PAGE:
With the autumn season rapidly approaching I am reminded of the movie You’ve Got Mail.  I loved what Tom Hanks says about back to school smells and the fall season, It makes me wanna buy school supplies. I would send you a bouquet of newly sharpened pencils if I knew your name and address. I also love the scene when Meg Ryan comes into her shop and picks up a roll of Scotch tape and says, Can you beat that?

I loved the dress I wore the first day of first grade.

Walking into my classroom I’m excited about the smell of new crayons but also the visual display of first day of school outfits. I remember what I wore the first day of school every year. The pictures my mom took on that first day show the excitement and anticipation of that moment; I always felt good about that first day outfit. It’s part of making a great first impression and having an outfit you feel happy in.
This is a special year for me because my daughter will be joining me at school (my work) . She is starting Kindergarten; and as an elementary teacher, I’m thrilled that we will be going to school together.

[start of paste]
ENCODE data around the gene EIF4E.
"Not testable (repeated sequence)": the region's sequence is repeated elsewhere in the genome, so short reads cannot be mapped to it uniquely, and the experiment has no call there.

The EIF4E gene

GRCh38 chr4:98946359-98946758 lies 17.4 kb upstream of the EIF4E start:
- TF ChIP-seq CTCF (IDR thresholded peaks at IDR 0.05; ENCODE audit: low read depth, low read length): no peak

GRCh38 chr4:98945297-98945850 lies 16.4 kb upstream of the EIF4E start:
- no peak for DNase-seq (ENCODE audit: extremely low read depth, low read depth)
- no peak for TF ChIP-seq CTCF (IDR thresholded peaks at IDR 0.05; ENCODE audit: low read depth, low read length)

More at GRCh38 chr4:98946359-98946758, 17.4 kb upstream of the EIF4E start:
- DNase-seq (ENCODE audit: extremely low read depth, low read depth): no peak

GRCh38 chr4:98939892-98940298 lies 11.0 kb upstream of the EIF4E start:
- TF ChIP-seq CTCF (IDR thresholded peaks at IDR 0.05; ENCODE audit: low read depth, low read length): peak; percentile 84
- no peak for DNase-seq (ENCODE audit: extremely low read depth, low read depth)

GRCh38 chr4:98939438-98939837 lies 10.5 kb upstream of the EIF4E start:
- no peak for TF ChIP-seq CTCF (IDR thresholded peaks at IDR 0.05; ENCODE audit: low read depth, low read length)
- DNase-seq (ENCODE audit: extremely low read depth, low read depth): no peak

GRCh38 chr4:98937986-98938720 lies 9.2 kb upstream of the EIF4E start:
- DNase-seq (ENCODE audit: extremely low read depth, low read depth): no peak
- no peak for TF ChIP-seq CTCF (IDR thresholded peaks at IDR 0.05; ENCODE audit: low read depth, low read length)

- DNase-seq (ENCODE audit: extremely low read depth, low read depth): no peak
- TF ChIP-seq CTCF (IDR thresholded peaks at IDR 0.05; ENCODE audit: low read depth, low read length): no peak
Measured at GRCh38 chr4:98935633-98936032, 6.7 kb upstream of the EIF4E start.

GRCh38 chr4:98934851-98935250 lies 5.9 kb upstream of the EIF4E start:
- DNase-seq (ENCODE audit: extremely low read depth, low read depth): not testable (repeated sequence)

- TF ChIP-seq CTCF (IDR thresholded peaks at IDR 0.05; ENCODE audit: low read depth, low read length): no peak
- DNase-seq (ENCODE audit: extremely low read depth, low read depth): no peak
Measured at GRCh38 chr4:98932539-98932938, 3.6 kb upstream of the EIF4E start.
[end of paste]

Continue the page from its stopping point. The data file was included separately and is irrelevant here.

Fashion has always stimulated me and I’m tickled to see my daughter developing her own opinion on colors and textures. She’s picked out three first day outfits and loves to try them on to play fashion show. It is my hope that this year she will dress herself and feel good about what she’s wearing.
I’m always impressed with mothers who encourage their children to dress themselves. If your child has an opinion about what they like to wear then they’re probably capable of choosing their own outfit.

Not long ago, I had the pleasure of teaching a little girl named Isabelle. I loved seeing her explore her fashion sense; she would come to school with multiple patterns, glittery scarves, and hair accessories all in one day. The scarf might turn into a belt at recess and the fancy shoes might be changed to sneakers but she was so proud of her style. Her look  worked because she had confidence and her mom had given her enough direction and freedom to explore her fashion-sense; that resulted in choices that were all weather-appropriate, tasteful, and fit her body.
I recently cleaned out my children’s drawers in preparation for back to school shopping; you could say I went shopping in their closets first! This way I was able to do an inventory and organize what they already have that still works. Naturally you should do this for yourself too; but it’s always easier to do for someone else isn’t it?!